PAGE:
The U.S. Press Freedom Tracker adopts a functional definition of who is a journalist. It doesn’t matter whether the individual has a press pass or went to journalism school, whether they work for The New York Times or work for themselves. What matters is whether the person was performing an act of journalism. The Tracker will count journalists whose rights to gather and disseminate information were violated in the course of their work or as a result of their work.
In the case of border stops, the resistance of U.S. authorities to provide information makes it extremely difficult to identify whether a journalist has been stopped because of their work. So although it is possible that some journalists may be stopped for other reasons, we will report cases of all journalists who are stopped at the border and questioned for a certain amount of time.
A journalist who attends a protest in order to protest publicly, rather than to document the protest, and is arrested or attacked in that capacity will not be counted on the site. While we recognize the importance and the rights of the private citizen who snaps a photo or video of an arrest, this site will only cover individuals who self-identify as journalists and have some track record of journalistic work.
Why don't you collect comprehensive data on broader threats to press freedom, like abusive civil suits and online threats and harassment?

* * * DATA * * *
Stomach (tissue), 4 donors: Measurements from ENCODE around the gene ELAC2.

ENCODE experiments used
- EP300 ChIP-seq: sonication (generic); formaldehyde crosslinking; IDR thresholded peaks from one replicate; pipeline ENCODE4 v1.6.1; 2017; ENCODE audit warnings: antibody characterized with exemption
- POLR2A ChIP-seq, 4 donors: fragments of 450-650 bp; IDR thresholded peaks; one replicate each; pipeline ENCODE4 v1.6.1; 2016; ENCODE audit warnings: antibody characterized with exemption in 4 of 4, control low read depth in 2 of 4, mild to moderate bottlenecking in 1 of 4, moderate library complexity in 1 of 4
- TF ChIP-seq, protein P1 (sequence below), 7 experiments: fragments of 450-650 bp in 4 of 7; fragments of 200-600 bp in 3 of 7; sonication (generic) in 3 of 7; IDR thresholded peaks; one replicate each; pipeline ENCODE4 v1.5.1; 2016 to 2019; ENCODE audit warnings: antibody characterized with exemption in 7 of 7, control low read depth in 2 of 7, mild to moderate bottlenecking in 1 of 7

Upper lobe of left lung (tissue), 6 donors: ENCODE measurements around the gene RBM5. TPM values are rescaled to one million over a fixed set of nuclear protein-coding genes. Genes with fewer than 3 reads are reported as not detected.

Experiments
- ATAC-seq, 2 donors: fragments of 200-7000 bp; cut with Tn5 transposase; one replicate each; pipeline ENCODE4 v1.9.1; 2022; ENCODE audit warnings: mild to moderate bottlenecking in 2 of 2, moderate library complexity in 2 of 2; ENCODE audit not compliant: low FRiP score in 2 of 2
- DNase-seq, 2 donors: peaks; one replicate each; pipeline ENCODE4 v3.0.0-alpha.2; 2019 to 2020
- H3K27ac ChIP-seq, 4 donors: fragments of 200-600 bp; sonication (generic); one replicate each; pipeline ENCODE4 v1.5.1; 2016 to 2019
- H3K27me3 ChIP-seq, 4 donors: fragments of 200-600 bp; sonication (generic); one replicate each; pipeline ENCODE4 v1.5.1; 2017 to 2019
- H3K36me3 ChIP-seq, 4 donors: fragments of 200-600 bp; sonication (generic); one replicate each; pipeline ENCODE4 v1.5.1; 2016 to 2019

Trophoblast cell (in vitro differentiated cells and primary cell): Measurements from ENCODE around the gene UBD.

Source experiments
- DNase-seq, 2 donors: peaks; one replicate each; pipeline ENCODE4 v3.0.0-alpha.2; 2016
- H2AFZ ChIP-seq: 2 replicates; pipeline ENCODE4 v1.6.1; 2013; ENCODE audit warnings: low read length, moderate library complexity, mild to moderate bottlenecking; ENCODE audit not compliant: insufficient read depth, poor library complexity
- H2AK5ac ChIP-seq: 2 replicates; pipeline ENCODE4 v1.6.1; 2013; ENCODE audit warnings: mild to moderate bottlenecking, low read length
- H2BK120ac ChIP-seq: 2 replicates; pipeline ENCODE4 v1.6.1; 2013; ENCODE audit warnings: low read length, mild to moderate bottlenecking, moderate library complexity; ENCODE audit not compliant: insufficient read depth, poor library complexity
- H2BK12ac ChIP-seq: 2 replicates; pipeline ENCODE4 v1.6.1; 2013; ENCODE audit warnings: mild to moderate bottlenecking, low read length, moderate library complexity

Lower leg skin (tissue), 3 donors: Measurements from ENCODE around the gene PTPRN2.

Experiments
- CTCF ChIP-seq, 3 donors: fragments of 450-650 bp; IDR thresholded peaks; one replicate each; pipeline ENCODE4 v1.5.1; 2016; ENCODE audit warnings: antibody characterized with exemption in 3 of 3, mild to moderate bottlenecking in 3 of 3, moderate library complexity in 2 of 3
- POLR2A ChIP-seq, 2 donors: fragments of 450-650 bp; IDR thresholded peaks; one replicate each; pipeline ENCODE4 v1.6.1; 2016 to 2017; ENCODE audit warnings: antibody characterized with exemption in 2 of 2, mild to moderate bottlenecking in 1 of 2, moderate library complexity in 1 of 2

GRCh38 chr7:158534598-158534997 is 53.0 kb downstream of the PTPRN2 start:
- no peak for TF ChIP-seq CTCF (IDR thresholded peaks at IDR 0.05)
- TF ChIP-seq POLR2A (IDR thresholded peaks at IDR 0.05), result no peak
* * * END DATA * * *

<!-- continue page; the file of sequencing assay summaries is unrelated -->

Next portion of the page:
The U.S. Press Freedom Tracker is focused on collecting quantitative data on press freedom incidents based on news reports and tips submitted by journalists, professional organizations, and press freedom organizations. For categories like “online threats,” this methodology of collecting data would severely underestimate the total number of incidents. Therefore, while we may occasionally report on some incidents that fall outside our core areas in the “other” category—and label them with tags such as “online harassment” or “civil lawsuit”—we are not attempting to gather comprehensive quantitative data on those types of incidents. The organizations involved in the site will continue to report vigorously on these topics and qualitative investigations will appear on the blog.
If a case is on the U.S. Press Freedom Tracker, does that mean that all the organizations involved in the project agree on it?
We believe that collaboration and the creation of a shared repository of knowledge is vital, but this does not mean that all organizations will agree on and advocate for every case. This is a good thing: If major press freedom organizations echoed each other on every case or incident, it would be a sign that we had lost the independent investigations and robust debates that make the press freedom field vibrant.
As the editorial lead, Freedom of the Press Foundation will take responsibility for all cases included on the site.
Who funds this project?
This project was underwritten by support from individuals and private foundations, including the Boston-based Barr Foundation. As part of a settlement agreement with Guardian reporter Ben Jacobs, Montana Congressman Greg Gianforte contributed $50,000 to the Committee to Protect Journalists, which it has put toward this project.